Recently, I was hovering over the trash can during a desperate counter-clearing effort, doing a pre-pitch skimming of the newsletter from one such mission, when this story changed my trajectory:
[These two toddlers/preschoolers] are children of a single mother and unknown father. She is a drug addict who works cleaning windshields on the highway. They had lived, or survived, under a bridge fed only on street food, soda, and cookies. Their clothing was ill-fitted, dirty rags. They were victims of indifference.
[When the country’s social services brought the children to the mission], they hadn’t eaten all day. [The boy] was wearing only a t-shirt and a diaper that hadn’t been changed all day. But the smiles on both of their faces, their affection, and their innocence was unforgettable. After eating, bathing, and being dressed in our best, the looks on their faces were indescribable. Yet, they both cried a lot in the days that followed because they missed their mother. Since then, they have adapted well and stolen our hearts.
It wasn’t merely the brokenness of a world in which such stories are all too common, nor the accompanying photos of the children that brought the tragedy to a personal point, that stopped me cold. It was that last bit--did it catch you too? The part that stopped me in my tracks, that accused and humbled and consoled me all at once? Those babies were rescued from filth, neglect, and abuse—Yet, they both cried a lot in the days that followed because they missed their mother.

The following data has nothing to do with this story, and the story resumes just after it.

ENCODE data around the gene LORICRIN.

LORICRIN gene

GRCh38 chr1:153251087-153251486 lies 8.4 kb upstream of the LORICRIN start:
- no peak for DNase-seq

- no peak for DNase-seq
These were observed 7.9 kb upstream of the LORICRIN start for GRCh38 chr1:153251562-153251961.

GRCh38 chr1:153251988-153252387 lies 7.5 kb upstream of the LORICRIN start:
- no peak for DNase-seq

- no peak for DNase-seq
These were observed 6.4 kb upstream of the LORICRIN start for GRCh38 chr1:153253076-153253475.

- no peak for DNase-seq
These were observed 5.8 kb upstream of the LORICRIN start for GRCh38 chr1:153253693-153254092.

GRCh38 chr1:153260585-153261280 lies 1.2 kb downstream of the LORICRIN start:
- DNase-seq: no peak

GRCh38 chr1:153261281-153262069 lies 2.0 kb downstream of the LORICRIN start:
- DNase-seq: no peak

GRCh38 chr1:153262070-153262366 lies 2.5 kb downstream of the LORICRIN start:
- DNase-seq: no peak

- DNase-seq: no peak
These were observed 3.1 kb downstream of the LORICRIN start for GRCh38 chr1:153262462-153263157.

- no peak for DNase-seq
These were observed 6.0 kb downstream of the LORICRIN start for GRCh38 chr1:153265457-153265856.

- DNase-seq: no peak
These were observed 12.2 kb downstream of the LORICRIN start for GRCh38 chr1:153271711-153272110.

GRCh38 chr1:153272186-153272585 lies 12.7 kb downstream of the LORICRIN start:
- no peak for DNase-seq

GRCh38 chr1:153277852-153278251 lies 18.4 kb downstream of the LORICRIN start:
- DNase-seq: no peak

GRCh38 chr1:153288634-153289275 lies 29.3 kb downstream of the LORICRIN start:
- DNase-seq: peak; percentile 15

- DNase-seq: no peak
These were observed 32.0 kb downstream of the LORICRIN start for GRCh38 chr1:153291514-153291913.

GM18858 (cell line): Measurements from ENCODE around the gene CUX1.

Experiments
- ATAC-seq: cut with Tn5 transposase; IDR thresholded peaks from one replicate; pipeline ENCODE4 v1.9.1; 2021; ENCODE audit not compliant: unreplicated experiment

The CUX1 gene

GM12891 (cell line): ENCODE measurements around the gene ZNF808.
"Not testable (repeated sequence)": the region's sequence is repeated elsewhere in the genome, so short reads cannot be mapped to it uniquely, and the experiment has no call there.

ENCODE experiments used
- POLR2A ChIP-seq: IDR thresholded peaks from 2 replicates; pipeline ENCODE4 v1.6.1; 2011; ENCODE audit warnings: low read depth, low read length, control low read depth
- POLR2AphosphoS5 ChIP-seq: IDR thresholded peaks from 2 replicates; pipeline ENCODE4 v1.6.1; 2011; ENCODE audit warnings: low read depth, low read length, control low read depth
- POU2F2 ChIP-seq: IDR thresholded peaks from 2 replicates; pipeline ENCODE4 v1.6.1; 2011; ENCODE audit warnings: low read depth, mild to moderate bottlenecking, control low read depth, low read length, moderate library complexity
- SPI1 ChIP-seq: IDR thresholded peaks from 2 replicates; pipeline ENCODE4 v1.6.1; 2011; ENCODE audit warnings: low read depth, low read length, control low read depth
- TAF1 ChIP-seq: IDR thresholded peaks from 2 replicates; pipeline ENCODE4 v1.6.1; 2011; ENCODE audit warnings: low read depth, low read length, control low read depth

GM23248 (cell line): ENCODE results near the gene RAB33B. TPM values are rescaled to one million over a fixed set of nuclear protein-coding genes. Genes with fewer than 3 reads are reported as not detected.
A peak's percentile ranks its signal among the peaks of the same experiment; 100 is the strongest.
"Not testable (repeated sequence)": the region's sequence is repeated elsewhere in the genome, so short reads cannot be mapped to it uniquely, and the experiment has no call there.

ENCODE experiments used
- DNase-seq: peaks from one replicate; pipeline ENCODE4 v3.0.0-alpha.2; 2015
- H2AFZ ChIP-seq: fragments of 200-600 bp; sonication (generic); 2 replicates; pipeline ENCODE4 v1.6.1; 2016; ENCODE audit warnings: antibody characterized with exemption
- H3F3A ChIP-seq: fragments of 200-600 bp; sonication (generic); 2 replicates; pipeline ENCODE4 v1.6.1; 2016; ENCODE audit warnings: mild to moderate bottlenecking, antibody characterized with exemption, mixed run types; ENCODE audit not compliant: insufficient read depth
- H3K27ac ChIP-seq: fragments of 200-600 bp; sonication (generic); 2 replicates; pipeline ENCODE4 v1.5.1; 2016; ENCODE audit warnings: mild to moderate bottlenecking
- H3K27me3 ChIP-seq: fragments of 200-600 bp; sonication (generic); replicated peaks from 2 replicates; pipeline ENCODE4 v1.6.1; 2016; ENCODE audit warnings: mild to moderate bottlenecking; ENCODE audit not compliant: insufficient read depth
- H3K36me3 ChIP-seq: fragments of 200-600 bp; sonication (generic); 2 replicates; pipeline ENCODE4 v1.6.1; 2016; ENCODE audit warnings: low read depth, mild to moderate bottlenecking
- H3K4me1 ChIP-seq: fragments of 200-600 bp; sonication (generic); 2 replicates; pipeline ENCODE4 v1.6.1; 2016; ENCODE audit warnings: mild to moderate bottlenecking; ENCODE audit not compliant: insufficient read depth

I feed my kids veggies and whole wheat (at least some of the time). I bathe and clothe them. I’m married to their father and I might even look to some (distant and casual) observers as though I’ve got my life somewhat together. But the really true truth here is that I’m no less in need of forgiveness than the mother who left those kids under the bridge. Nor is this desperately-needed forgiveness available to me in any other special place than it is for her, homemade yogurt and hygiene notwithstanding.
And—astoundingly, humblingly—when my desperate sinfulness spills over, as it too often does, onto them, my kids are just as grudgelessly ready with their love and their seemingly effortless forgiveness, as were those precious little ones whose mother failed more publicly than I.
Rebekah wrote this one a long time ago, and I still think about it. I think about it because at the end of every day I can count so many times that I’ve screwed up this motherhood thing, again, and yet I can’t count a single time that a child of mine has gone to bed with anger in his heart against me. All this love and trust in their hearts, their eyes, their arms, always at the ready, all undeserved—an overflowing of grace, pure grace, the grace their Heavenly Father so richly and recklessly bestows—thanks be to our prodigal God!